Once upon a time when I lived in San Francisco (circa 1987-1992), I often attended screenings at Artist Television Access (ATA) on Valencia Street in the Mission District. This venerable artist-run organization, which continues to operate to this day, was one of my favorite destinations for artistically and culturally important media. At that time I was working at Apple by day and exploring cinematic language and making short experimental films using Super8 film on nights and weekends. There was one particular evening at Artist Television Access that I recall as the night I came to appreciate the expressive potential of the video medium through a prescient glimpse at the future of personal media making.
On the program, one night in 1989 was Me and Rubyfruit (Sadie Benning, 1990) a video diary shot with a Fisher-Price PXL 2000 (a.k.a. Pixelvision) camera that Benning received as a present from her father, an experimental filmmaker. The video consists of a dialog between two sides of Benning’s personality intercut with shots of her bedroom. She comments on her unhappiness, sexual awakening, and the prospect of lesbian love. Morris (1999) provides a good review of the film contextualized with her other work.
The Pixelvision was a toy camcorder introduced by Fisher-Price in the late 1980s that sold for around a hundred dollars. Very few people bought them, but artists and filmmakers fell in love with its gritty, low-resolution imagery that it recorded onto audio cassette tapes. Its name, of course, coming from the unique pixelated low-res look. These cameras have sold over the years for as high as $1,000, though one appeared recently on eBay for $65.
The use of a toy camera to produce a personal video diary was quite original when Me and Rubyfruit first circulated through the art film/video community. At the intersection of experimental cinema and personal documentary, the film exemplifies the spirit of Alexandre Astruc’s caméra-stylo and is still fresh today. In 1948 Astruc imagined that cinema would eventually break free of the demands of classical narrative and images and would become a flexible means of writing with the same expressive power, complexity, and subtly, of written language (Astruc, 1968).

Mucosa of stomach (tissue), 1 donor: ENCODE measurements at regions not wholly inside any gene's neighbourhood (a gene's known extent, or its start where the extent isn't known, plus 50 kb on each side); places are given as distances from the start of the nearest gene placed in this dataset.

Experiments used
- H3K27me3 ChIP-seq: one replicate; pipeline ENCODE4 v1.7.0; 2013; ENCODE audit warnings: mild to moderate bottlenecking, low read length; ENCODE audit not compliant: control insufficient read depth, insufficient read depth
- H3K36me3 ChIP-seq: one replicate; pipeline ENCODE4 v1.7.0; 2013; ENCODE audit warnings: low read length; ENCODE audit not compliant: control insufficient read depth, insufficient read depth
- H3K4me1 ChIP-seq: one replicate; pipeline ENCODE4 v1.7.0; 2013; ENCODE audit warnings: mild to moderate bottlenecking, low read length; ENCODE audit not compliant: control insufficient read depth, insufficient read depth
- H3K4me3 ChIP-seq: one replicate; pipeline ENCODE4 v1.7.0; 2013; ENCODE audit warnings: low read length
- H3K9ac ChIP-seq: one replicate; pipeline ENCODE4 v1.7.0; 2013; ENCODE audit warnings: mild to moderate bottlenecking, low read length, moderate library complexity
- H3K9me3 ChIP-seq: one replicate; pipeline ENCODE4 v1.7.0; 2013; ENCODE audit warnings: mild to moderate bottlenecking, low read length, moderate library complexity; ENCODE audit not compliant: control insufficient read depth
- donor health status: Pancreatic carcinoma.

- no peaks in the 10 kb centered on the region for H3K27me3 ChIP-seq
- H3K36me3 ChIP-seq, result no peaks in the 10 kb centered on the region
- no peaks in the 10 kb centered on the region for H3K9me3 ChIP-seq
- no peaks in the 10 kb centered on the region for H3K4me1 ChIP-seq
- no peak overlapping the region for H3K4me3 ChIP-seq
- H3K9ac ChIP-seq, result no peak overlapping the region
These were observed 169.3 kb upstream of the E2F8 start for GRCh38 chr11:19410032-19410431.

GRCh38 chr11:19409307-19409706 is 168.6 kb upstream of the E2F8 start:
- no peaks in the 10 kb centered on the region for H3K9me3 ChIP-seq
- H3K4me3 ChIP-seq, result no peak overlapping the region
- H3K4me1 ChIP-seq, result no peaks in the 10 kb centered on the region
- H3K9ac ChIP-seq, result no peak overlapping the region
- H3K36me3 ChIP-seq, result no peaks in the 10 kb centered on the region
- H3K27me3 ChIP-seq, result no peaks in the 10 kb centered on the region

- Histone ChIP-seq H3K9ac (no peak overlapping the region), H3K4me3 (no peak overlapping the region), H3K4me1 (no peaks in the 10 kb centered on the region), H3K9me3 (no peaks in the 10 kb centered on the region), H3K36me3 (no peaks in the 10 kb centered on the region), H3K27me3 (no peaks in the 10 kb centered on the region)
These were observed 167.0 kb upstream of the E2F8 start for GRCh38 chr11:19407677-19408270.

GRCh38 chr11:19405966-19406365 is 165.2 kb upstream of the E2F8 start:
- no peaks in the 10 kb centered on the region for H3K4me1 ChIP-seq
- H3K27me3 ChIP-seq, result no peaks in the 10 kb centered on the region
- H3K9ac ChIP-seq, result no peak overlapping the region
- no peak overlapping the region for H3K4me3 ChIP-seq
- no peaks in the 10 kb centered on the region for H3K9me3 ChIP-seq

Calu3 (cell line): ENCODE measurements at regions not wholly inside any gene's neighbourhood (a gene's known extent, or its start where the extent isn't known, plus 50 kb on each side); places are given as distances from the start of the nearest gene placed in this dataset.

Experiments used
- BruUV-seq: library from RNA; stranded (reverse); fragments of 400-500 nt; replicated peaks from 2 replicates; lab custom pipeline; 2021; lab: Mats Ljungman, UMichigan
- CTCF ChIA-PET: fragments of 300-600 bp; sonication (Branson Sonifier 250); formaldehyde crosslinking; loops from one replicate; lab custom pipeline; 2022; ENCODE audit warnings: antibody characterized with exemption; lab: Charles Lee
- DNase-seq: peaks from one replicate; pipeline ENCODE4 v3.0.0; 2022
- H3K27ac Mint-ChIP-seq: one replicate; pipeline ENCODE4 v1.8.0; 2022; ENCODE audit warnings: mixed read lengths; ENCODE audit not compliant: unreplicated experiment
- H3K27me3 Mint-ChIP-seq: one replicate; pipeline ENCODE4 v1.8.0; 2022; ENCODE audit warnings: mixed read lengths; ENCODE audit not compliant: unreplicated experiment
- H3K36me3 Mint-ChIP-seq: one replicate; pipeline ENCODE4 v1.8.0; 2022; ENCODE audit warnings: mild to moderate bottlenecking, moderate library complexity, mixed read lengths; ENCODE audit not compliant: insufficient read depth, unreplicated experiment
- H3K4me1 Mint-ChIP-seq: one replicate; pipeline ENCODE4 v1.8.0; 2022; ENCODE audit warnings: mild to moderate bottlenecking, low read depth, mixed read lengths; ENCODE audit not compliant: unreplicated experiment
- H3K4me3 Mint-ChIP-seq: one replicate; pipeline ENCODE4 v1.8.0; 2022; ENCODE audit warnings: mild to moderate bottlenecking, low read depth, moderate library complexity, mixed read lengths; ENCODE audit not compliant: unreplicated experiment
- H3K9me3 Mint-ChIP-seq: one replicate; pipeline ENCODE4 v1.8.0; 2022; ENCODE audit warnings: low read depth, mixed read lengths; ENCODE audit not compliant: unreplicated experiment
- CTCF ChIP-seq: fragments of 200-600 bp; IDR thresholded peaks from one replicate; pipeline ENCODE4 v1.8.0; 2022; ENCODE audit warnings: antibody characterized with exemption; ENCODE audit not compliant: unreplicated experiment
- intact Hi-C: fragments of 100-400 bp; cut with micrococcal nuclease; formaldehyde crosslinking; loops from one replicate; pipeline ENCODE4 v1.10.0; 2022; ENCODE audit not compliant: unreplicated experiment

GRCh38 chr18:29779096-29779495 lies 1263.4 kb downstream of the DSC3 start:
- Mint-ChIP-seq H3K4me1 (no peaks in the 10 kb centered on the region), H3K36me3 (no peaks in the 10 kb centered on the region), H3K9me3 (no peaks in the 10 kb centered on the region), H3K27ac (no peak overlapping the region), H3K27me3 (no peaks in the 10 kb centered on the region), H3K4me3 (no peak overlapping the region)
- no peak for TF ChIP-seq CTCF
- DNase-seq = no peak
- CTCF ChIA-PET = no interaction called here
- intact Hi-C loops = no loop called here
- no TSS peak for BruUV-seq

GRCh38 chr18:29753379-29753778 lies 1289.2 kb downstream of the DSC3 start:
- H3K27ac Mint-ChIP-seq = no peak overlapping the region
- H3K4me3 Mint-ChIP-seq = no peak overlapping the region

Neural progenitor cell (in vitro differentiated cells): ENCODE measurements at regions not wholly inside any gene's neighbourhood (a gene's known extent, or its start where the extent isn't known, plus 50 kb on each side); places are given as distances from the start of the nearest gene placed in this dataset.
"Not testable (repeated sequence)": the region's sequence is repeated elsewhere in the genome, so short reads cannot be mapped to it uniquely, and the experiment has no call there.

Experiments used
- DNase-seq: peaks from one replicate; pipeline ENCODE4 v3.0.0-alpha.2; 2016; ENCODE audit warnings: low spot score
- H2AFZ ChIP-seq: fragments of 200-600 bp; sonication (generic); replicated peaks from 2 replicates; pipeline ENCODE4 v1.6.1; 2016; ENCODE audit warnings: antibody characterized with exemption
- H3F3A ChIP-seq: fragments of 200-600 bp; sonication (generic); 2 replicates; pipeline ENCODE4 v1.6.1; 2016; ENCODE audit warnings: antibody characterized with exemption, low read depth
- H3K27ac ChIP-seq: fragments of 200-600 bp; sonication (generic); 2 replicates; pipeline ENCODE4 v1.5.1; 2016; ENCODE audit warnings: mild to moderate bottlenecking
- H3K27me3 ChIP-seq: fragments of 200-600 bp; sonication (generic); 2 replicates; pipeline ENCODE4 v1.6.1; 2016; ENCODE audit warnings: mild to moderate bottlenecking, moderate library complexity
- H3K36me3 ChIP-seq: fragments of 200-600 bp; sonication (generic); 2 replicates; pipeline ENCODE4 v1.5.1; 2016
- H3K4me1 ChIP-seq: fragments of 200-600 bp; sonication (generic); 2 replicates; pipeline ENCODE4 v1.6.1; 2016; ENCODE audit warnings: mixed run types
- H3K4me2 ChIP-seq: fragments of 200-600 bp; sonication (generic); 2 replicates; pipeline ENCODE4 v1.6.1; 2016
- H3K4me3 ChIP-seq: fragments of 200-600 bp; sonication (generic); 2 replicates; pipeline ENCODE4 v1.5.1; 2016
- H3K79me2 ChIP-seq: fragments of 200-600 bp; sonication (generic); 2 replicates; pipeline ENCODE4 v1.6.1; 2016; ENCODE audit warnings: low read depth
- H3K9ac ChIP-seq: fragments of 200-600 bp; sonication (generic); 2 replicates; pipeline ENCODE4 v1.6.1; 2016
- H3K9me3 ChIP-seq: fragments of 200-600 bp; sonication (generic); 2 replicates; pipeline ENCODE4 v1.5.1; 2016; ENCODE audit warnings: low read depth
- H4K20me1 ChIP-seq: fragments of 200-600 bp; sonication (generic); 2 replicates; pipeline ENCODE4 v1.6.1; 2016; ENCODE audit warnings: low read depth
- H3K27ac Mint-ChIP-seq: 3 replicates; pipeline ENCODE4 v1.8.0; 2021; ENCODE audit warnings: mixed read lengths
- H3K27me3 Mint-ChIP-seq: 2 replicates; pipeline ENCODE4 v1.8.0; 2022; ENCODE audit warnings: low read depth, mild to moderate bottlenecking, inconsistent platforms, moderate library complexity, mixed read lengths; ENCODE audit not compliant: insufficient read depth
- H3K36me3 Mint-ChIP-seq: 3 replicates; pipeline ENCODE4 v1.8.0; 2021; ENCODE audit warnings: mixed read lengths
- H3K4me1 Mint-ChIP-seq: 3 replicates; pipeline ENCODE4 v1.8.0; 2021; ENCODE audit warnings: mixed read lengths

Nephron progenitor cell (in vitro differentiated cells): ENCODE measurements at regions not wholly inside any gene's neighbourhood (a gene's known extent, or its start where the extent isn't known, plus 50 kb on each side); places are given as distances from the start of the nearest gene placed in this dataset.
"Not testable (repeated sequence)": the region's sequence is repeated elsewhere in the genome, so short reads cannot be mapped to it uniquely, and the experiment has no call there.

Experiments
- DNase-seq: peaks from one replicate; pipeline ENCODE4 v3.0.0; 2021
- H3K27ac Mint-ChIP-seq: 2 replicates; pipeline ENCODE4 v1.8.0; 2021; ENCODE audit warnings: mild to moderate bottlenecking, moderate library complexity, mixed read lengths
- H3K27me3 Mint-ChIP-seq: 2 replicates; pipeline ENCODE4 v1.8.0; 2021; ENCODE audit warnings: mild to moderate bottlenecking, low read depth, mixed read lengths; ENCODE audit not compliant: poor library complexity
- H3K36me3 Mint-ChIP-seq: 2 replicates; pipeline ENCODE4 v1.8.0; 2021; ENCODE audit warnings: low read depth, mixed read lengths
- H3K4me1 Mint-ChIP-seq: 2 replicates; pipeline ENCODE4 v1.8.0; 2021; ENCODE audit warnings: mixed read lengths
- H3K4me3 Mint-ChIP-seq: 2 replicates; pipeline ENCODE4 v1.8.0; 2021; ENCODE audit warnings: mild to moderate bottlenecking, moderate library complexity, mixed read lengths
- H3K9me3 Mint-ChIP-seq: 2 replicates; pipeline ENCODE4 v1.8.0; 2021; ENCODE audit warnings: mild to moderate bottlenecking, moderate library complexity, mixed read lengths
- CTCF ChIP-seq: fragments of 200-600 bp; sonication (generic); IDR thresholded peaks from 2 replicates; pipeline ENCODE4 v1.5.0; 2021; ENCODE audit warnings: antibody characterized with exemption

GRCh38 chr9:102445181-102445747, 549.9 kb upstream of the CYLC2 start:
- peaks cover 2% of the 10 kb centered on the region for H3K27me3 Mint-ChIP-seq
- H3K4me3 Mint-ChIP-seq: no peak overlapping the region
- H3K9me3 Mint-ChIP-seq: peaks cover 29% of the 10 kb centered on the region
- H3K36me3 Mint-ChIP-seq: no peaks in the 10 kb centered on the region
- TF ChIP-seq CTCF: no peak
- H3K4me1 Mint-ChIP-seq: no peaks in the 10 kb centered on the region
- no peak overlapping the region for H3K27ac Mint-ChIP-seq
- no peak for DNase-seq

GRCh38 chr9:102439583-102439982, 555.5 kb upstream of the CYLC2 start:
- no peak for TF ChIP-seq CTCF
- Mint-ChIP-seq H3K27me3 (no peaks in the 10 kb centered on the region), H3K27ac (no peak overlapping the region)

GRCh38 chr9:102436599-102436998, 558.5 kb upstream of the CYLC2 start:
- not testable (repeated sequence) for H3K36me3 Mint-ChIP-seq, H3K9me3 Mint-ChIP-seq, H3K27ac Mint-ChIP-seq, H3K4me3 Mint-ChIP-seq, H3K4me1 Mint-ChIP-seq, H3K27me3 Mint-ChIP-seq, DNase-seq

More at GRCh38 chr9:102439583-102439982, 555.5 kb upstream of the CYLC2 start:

The pixellated images are well suited for depicting a fragmented character that floats in and out of the frame, with her audio commentary as the camera pans across textual materials in macro close-up. I remember how delightful and engrossing it was to watch for the first time, and I loved the gritty video image. I was excited by the liberating potential of working in a medium that did not require sending cartridges or cans off to the film lab and paying a pretty penny for film and processing, not to mention the hours spicing and re-splicing the film during the editing process. This was an inflection point, video was available to media makers at a price point that made it possible to experiment, take risks, video was becoming a media form within the reach of most people. I recall talking about this film and the potential it represented that night over dinner with my friend Eric, an astute cinéaste, it has left an indelible mark in my psyche.
Without access to the inexpensive Pixelvision camera, Benning might not have begun making short films at the age of fifteen. Two years later she came out as a lesbian, becoming a cause celebre in the queer community. Me and Rubyfruit is a beautiful example reminding us that expression and emotional resolution are more important than technical qualities and that experimental film and video (and documentary for that matter) benefits when more people have access to the medium when more people can create moving images with the same, or similar, ease of writing.
The PXL-2000 was well ahead of its time. While it would be many years before editing would catch up to cameras in terms of accessibility, the democratization of media was well on its way. Today we see the spirit of the PXL-2000 reflected in the ubiquity of mobile phone cameras, inexpensive video camcorders, and the cornucopia of personal videos on YouTube. What are you going to say with your camera today?
Astruc, Alexandre (1968). “The birth of a new avant-garde: La caméra-stylo,” in Peter Graham, ed., The New Wave: Critical Landmarks, Secker & Warburg, pp. 17-23, doi: 10.1080/10848770.2012.699323.
Benning, Sadie (1990). Me and Rubyfruit, 05:30, English, B&W, Mono, 4:3, Pixelvision video, available on Sadie Benning Videoworks: Volume 1 (Video Data Bank, 1990).
Morris, Gary (1999). “Behind the Mask, Sadie Benning’s Pixel Pleasures,” Bright Lights Film Journal 24, article.